Thursday, January 20, 2011

January 23: Third Sunday in Ordinary Time Year A

Link to Audio Podcast
January 23: Third Sunday in Ordinary Time Year A
Readings: Is 8:23-9:3; 1 Cor 1:10-13,17; Matt 4:12-23

Christ the Light of the world and source of unity is the overarching theme for this Sunday readings. The readings draw our attention to two central themes that are closely related: Christ who is revealed as the light of the world; and Christ in whose name we are baptized and united. Both these themes are interwoven. This Sunday happens to be within the Octave of the Week of Prayer for Christian Unity - from January 18 to 25. During those dates, Christians all over the world pray in response to the call of Jesus Christ for the unity of all his followers, “That all may be one.” (John 17:21). The first reading leads us to reflect on the reality of divisions in the world and among Christians. Such divisions whether within a nation or between Christians, always cast a shadow over that nation and weaken the power of Christian witness. The reading gives an example of the kingdom established by David which was torn apart by divisions soon after Solomon’s death. Consequently, foreigners invaded the Northern Kingdom in 733-32 BC and occupied it, and further threatened the Southern Kingdom of Judah. For centuries thereafter, darkness reigned all over Israel. But today’s first reading prophesies a great light in time to come. Great joy and happiness would be restored. A king of peace would come to establish freedom and unify Israel forever. The second reading gives another example of divisions in the Christian community of Corinth. Paul reminds the Christians there that they belong to Christ, and not to any particular apostle who may have baptized them. It is the death and resurrection of Christ symbolized in their baptism, which binds them together as a Christian community.

In the Gospel, Jesus begins his ministry at a time when John the Baptist has been arrested for his firm and decisive witness. Matthew in the Gospel uses a passage from the First Reading to show that Jesus is the fulfilment of Isaiah’s prophecy. “The people that walked in darkness has seen a great light; on those who live in a land of deep shadow a light has shone.” Jesus Christ is therefore our light and source of unity in a world that is very much in need of enlightenment and unity in the midst of fragmentation. Ideological differences, regional and civil wars, ethnic conflicts and Christian divisions continue to cast a deep shadow over the world. Our Christian faith and hope, however, tell us that someday a great light will indeed shine and unity will be restored. The source of that light and unity is Jesus Christ. As Jesus begins his ministry, He proclaims message of repentance. “Repent, for the kingdom of heaven is at hand.” That message is a wakeup call for all Christ’s followers to be transformed into God’s authentic witnesses in a world overshadowed by the darkness of disunity due to human pride and selfishness. Our witness will only be effective if we are first transformed into the light of Christ and signs of the unity Christ willed for His Church; if we shed off our pride in realizing how much we need to be enriched by Jesus Christ, and by one another’s traditions. Every year on January 25, the Holy Father presides over the concluding Evening Payer Service at St. Paul’s Basilica, attended by members of the Roman Curia, parishioners in Rome and Christian of other Churches. In so doing, the Holy Father gives all Local Churches, all dioceses and parishes an example to follow, namely praying for Christian unity together with other Christians. That is a powerful witness and strong signal that the Catholic Church truly desires the unity of all Christ’s followers. Such an example will lead others to walk in the light and to cast away what divides us, while building on what already unites us. The central message could be summed up in three points. 1) The readings remind us that as Christians we are called to unity that requires true conversion of heart and mind towards God and other fellow Christians. 2) As long as Christians remain divided, their witness will continue to be overshadowed, weak and unconvincing. 3) Unity between Christians can be a powerful instrument for ending divisions no matter how deep, and conflicts no matter how vicious, and help lead to peace, unity and reconciliation in the Church and in the world.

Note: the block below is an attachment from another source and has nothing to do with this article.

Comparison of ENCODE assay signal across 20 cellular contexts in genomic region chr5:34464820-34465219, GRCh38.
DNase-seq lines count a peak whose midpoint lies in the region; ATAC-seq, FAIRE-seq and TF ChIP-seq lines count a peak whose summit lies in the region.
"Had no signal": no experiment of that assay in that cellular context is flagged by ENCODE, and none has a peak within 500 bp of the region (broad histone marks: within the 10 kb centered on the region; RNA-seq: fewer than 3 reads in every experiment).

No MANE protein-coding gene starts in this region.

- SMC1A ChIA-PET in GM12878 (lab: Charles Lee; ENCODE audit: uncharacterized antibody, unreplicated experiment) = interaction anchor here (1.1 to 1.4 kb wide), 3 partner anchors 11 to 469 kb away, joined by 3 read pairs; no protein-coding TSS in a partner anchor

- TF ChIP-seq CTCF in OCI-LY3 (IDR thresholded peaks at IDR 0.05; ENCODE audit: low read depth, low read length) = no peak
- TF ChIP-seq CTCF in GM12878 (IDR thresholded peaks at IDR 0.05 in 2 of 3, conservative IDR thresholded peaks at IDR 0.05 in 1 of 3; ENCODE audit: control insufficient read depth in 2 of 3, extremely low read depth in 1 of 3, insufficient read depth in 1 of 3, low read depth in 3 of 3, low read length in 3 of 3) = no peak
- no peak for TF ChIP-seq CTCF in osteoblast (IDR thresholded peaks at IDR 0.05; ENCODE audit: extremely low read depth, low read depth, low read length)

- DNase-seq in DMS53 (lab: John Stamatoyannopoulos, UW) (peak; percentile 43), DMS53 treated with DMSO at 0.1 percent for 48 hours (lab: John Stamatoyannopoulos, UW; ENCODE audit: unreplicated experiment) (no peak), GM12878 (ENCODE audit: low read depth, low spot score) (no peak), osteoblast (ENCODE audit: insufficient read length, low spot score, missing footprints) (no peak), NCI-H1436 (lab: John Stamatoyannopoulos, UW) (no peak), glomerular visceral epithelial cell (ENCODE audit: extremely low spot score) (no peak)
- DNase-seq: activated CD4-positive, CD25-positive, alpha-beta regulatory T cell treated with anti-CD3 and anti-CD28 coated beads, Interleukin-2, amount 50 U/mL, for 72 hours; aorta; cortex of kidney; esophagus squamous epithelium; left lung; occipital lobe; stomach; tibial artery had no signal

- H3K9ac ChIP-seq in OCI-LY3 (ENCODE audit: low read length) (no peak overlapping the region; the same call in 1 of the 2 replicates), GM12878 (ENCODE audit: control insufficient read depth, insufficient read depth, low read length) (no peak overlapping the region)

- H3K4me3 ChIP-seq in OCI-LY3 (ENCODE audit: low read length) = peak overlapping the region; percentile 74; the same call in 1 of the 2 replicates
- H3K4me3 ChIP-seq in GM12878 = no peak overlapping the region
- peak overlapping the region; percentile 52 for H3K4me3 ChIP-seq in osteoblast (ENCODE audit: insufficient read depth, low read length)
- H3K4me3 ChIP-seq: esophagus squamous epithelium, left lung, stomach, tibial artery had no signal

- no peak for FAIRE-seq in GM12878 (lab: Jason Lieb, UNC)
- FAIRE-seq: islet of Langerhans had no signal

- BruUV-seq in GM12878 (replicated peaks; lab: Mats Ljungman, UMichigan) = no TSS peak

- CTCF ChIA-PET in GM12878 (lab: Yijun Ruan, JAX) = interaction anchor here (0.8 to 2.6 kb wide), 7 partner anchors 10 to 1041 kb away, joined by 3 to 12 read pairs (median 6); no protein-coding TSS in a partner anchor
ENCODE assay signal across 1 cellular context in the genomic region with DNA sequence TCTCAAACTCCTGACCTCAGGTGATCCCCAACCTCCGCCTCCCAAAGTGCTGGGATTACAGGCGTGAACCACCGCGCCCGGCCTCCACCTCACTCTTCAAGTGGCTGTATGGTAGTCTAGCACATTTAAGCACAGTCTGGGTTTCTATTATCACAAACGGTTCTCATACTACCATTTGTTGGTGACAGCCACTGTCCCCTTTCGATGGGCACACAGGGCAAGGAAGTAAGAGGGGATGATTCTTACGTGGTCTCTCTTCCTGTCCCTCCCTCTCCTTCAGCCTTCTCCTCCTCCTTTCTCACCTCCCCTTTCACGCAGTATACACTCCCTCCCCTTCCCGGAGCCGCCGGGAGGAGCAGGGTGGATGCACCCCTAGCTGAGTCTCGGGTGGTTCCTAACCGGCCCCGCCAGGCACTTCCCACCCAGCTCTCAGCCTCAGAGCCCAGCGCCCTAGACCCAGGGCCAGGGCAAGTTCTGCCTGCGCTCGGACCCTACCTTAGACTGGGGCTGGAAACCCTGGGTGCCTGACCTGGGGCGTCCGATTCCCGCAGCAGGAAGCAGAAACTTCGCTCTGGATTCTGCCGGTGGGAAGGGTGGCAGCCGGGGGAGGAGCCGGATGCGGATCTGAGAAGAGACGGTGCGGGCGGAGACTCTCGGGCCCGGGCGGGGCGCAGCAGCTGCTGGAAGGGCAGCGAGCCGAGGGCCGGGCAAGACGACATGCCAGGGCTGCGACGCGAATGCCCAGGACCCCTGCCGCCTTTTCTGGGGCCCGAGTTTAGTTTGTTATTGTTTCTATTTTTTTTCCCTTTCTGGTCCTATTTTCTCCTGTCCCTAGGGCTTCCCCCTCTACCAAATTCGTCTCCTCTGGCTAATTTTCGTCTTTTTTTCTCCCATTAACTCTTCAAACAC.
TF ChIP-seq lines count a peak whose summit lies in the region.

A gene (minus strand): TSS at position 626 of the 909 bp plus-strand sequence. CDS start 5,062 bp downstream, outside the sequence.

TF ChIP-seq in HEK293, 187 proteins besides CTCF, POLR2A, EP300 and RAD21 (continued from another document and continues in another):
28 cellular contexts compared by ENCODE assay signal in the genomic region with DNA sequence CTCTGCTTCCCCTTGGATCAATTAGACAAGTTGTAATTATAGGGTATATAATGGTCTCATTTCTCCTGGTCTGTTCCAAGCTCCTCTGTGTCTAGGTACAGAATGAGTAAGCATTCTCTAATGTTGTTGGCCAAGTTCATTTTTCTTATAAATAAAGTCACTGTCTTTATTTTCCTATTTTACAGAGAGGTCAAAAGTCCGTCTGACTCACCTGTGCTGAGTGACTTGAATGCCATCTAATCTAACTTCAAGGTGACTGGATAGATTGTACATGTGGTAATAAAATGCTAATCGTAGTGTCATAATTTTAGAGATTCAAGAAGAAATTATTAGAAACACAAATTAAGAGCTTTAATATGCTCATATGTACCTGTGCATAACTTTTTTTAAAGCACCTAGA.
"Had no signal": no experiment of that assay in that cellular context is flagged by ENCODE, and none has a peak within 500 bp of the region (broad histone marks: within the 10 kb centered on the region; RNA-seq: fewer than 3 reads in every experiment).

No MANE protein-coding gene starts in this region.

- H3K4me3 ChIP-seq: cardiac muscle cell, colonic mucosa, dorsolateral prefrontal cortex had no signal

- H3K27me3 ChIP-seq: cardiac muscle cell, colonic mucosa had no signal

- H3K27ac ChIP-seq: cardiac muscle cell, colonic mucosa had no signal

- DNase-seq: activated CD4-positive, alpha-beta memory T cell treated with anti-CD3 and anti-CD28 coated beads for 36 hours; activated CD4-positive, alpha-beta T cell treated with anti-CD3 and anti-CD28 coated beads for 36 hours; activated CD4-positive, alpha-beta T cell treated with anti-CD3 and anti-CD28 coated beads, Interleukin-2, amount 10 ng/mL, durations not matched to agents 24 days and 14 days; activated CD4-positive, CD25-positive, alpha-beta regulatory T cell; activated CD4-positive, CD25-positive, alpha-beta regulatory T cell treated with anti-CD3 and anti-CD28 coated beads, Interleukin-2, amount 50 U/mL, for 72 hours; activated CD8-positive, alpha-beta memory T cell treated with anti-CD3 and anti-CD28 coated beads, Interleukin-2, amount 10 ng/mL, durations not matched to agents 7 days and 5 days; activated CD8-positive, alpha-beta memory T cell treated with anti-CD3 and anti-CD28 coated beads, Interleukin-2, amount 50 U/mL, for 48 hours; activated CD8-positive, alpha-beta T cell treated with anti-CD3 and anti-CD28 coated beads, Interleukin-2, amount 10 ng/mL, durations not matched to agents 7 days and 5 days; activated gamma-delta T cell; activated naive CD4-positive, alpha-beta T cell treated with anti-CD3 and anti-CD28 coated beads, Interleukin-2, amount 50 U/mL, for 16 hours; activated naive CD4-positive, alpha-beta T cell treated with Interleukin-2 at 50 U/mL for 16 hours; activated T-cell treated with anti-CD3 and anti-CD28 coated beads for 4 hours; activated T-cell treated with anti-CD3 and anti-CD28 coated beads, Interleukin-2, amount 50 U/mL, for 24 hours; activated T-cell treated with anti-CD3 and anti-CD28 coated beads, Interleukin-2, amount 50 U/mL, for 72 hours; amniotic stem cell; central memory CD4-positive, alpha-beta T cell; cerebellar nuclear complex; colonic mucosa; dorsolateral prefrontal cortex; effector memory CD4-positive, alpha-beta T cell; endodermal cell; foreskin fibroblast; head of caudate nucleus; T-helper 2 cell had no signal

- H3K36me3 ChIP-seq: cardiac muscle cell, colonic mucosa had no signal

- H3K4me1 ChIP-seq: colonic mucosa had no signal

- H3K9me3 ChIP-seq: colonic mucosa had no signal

©2011 John S. Mbinda
Ft. John's Homily & Music


Anonymous said...

Monsr. Mbinda: The word 'Faith Community' has been batted around when talking about in the end who will be saved, and which is a legitimate Christian Church. I have heard friends saying most Governmental problems could be solved if all Catholics would unite. There is an SUV that pulls into a driveway three houses down at the same time as myself after Mass. After a month or so, I went over and introduced myself. It did not change anything! They still do not wave. To have an entire Christian Community come together when two Catholics do not speak outside of the Church seems a daunting task. -Ken

New Stephen said...

Msgr. John,
Thank you for your Homily. Yes, too many of us live in the darkness of disunity. The light of Christ and the urgency to "repent, for the kingdom of heaven is at hand," is remote because of our darkness. We need to unite in Christ the Light of the World.
God's Blessings,

Unknown said...

The library in my hometown had a quote on its stone facade: "The shadows will be behind you if you walk into the light." Turning to Jesus as our light, what causes any shadows? The many manifestations of disunity, in the form of quibbles, limiting interpretations, or exclusions, things which we don't agree upon, block some of the rays.